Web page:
No available curative therapy exists for silicosis [6], therefore cell therapy based on stem cell infusion seems to be a sensible approach. Several studies investigating the therapeutic role of these cells have used specific subpopulations, such as hematopoietic stem cells, the mononuclear fraction (BMMCs), and mesenchymal stromal cells. BMMCs are of particular interest, mainly because of ethical considerations for medical application but also because they are easily harvested, isolated and purified. Previous studies have demonstrated that infusion of BMMCs 1 h after induction of silicosis in mice led to improvement in lung inflammation and fibrosis in lesions after 15 days [18]. These results are quite similar to other disease models in which the infusion of BMMCs by the systemic route at the time of injury leads to attenuation of the lesion. The beneficial outcome seems to be due to anti-inflammatory, anti-apoptotic, and anti-fibrotic effects [18], [28], [29], sometimes associated with functional improvement and a decrease in mortality [10], [27]. Lassance et al. [19] treated 15-day silica-damaged mice with bone marrow-derived cells by the intratracheal route. Their results show that 15 days later, lung function and histological parameters such as granuloma area fraction and inflammation improved. However, these beneficial effects reverted to the silica-injured levels 45 days after infusion of bone marrow-derived cells [19]. Our morphological approach highlights some clues about the mechanisms involved in the apparent improvement in the disease. Even when BMMCs were infused at 40 days, the results for the silica-injured lungs show that the functional parameters of the lungs were reversed (Fig. 2). Moreover, the functional changes could be related to the intense decrease in collagen deposition (Fig. 9) as well as to the significant decrease in the total area occupied by small nodules (<100,000) in SIL+BMMC animals compared with SIL70d animals (318.20 vs 370.77; P<0.05). The diminution in collagen deposition could be explained by the increase in secretion/activation of metalloproteinases, enzymes capable of degrading the extracellular matrix. This has been already demonstrated in a model of cirrhosis induced by CCl4 [30], [31]. In CCl4-damaged liver, besides an important contribution of bone marrow-derived cells as the source of metalloproteinases (MMP-13, and -9) [30], inflammatory cells and intrinsic tissue cells contribute to the release of MMPs and matrix remodelling [31]. In our study, because 99mTc-BMMCs did not homing in lung tissue until 24 h after of injection and chromosome Y from donor cells was not detected in silica-damaged lungs 30 days after treatment (Fig. 1), MMPs might be mainly derived from inflammatory cells. Moreover, the decrease in fibrosis could also be explained by downregulation of the tissue inhibitor of MMPs provoked by the infusion of BMMCs, which could also favour the degradation of fibrosis [32]. Several lines of evidence show that the infusion of bone marrow stem cells, in particular mesenchymal stem cells, induce an anti-inflammatory response [5], [7], [12], [14]. However, inflammation was not decreased after infusion of BMMCs in our study (Fig. 4). The cell counts in BALF and in nodules reveal an increase in cellularity after infusion of BMMCs (Fig. 3), but the number of BSL-1 reactive macrophages diminished (Fig. 6). The lymphocyte aggregates present in nodules might have given rise to the increased cell count. This lymphocyte population could originate from the expanded T regulatory cells, which have a crucial role in the maintenance of immune homeostasis in the airways. It has been shown that, in silica-damaged lungs, T regulatory cells maintain immune homeostasis through IL-10 and/or TGF-β secretion [33], [34] and through some other inhibitory molecules including CTLA-4 [35]. At the early stage of silicosis, T regulatory cells mainly inhibited inflammation by CTLA-4 molecules. With the development of silicosis, T regulatory cells suppress the Th1 immune response by secreting increasing amounts of IL-10 and TGF-β. Then, Th1/Th2 polarization shifts towards a Th2-dominant immune response [36]. The importance of T regulatory cells in modulating inflammation is evident after the administration of mesenchymal stromal cells both in the mouse model of colitis induced by trinitrobenzene sulfonic acid [37] and in patients with fistulizing Crohn disease [38]. This strategy led to an improvement in the disease and an increase in circulating FoxP3+ regulatory T cells. Furthermore, it was previously demonstrated that the increase amount of T reg cells cause an increase in MMP activity [39], [40]. Our results showed a massive presence of FoxP3+ cells and an increased level of IL-10 and TGF-β in the SIL+BMMC group (Fig. 8). This growth factor act as an autoregulatory loop inducing the expansion of T regulatory cells, which in turn secrete TGF-β1 [41], which is critical for the development and differentiation of FoxP3+ regulatory T cells [41]. Moreover, TGF-β1 has a potent effect on inhibition of the immune response, particularly T cell proliferation and differentiation [42], [43], which corroborates the anti-inflammatory effect of bone marrow-derived cells [44], [45]. An anti-fibrotic effect is also demonstrated through the induction of Smad-mediated IL-10 secretion, a co-secretion responsible for the control of fibrosis [46].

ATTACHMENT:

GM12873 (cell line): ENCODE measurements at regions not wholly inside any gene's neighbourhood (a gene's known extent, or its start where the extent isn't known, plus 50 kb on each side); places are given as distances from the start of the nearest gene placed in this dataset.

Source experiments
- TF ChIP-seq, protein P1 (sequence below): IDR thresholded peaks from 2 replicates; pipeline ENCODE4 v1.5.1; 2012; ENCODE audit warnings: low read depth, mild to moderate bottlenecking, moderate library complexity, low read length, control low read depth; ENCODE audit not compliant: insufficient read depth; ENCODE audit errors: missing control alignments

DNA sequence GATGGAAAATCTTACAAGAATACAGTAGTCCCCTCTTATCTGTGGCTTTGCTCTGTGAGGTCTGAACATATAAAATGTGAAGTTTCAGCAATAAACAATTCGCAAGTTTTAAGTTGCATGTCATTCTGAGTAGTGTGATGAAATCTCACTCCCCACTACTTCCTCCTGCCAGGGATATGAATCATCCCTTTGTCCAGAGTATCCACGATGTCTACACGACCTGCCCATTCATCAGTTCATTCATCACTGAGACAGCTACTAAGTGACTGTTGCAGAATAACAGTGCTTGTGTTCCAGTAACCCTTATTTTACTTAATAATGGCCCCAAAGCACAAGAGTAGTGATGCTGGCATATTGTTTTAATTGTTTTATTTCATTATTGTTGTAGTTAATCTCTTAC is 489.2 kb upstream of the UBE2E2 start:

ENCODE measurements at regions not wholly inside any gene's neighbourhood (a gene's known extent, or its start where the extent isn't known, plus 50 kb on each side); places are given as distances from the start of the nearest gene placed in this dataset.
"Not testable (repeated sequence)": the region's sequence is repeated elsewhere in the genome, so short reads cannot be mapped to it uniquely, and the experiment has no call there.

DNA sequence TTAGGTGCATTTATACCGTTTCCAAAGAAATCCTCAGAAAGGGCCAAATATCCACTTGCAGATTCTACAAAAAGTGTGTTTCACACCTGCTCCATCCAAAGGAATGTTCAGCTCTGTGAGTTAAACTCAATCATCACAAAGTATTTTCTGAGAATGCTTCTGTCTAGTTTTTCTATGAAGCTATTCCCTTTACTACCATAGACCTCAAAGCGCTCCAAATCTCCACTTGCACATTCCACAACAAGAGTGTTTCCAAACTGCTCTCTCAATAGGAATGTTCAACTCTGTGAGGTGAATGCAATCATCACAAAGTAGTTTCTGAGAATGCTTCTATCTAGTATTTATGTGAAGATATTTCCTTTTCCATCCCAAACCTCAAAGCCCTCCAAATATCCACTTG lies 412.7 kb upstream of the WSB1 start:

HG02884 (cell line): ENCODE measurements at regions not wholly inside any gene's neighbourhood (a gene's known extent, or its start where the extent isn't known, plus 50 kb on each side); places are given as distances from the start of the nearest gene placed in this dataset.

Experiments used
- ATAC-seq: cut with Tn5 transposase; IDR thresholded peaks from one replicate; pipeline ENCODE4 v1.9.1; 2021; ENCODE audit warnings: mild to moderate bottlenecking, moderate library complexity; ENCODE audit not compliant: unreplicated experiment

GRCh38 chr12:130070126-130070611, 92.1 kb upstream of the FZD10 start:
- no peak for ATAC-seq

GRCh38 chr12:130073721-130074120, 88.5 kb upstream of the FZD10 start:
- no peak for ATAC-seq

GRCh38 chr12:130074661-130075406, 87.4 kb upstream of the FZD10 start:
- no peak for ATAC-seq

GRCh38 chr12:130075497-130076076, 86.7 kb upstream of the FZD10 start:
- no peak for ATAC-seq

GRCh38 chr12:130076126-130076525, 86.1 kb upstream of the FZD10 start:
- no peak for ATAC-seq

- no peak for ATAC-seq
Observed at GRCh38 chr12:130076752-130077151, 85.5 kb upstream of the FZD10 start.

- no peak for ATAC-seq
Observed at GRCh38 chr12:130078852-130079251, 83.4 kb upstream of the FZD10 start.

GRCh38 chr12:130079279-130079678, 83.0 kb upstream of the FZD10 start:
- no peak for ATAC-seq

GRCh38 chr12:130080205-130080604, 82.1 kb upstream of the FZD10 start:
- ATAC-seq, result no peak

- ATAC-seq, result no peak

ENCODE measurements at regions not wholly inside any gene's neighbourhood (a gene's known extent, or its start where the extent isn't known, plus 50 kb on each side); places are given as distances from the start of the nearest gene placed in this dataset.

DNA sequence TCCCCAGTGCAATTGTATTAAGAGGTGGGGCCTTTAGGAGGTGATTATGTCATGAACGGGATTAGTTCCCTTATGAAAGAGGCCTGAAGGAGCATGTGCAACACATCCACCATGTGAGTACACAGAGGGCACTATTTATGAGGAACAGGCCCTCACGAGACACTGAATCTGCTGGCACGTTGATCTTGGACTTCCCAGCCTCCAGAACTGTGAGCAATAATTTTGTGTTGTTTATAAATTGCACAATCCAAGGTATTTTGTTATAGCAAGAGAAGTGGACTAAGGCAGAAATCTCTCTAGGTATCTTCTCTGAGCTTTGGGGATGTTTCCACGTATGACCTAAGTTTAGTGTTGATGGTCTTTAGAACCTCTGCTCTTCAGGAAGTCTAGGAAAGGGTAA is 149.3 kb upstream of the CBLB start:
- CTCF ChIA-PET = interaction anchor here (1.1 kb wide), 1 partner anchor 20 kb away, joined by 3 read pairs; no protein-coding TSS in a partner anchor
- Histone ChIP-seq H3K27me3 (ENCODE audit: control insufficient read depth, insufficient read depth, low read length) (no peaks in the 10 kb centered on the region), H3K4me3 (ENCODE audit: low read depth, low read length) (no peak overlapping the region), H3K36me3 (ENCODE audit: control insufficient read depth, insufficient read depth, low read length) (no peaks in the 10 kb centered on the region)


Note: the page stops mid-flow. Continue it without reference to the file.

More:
In response to silica, alveolar macrophages upregulate both IL-1β and iNOS gene expression [47], [48]. IL-1β and NO mediate apoptosis and inflammation in murine silicosis [49]. The decrease in the number of cells iNOS immunoreactivity after infusion of BMMCs demonstrated in this work (Fig. 6), and consequently NO synthesis, could not be responsible for the increased apoptosis, reinforcing the role of TGF-β in the mediation of apoptosis (Fig. 7). Furthermore, the decrease in iNOS favours a cytoprotective role for the infusion of BMMCs because the sites of iNOS activation and NO-mediated damage are associated temporally and anatomically with lesions in the lung [48]. However, the increase of LDH secretion and maintenance of MPO activity in SIL+BMMC group compared to SIL group in the lung parenchyma suggests the persistence of remodelling of the nodules with will lead decrease of further inflammatory cell population in the lung. It is possible that this macrophage activation is related to the uptake of silica and subsequent translocation of silica to alveolar interstitial spaces and its drainage to lymph nodes, which could explain the diminished amount of silica seen inside nodules after infusion of BMMCs.

In conclusion, the infusion of BMMCs in the late stages of silica-induced damage was able to induce an improvement in lung function, mainly due to an important decrease in fibrosis. However, the morphological data show that the inflammatory process was maintained with a change in the profile of the cells; a subset of the T regulatory cell population may possibly have been recruited to exert an anti-fibrotic and protective role.

Acknowledgments

The authors would like to express their gratitude to Mrs Lorna O'Brien for her assistance in editing the manuscript. This study was supported by the Centers of Excellence Program (PRONEX-FAPERJ), Brazilian Council for Scientific and Technological Development (CNPq), Rio de Janeiro State Research Foundation (FAPERJ) and Coordination for the Improvement of Higher Education Personnel (CAPES).

Author Contributions

Conceived and designed the experiments: MLP RB CMT PRMR MMM. Performed the experiments: MLP TGV LCMR HDO SALS BG. Analyzed the data: RB CMT PRMR MMM MLP HDO. Contributed reagents/materials/analysis tools: RB CMT PRMR MMM. Wrote the paper: MLP CMT MMM.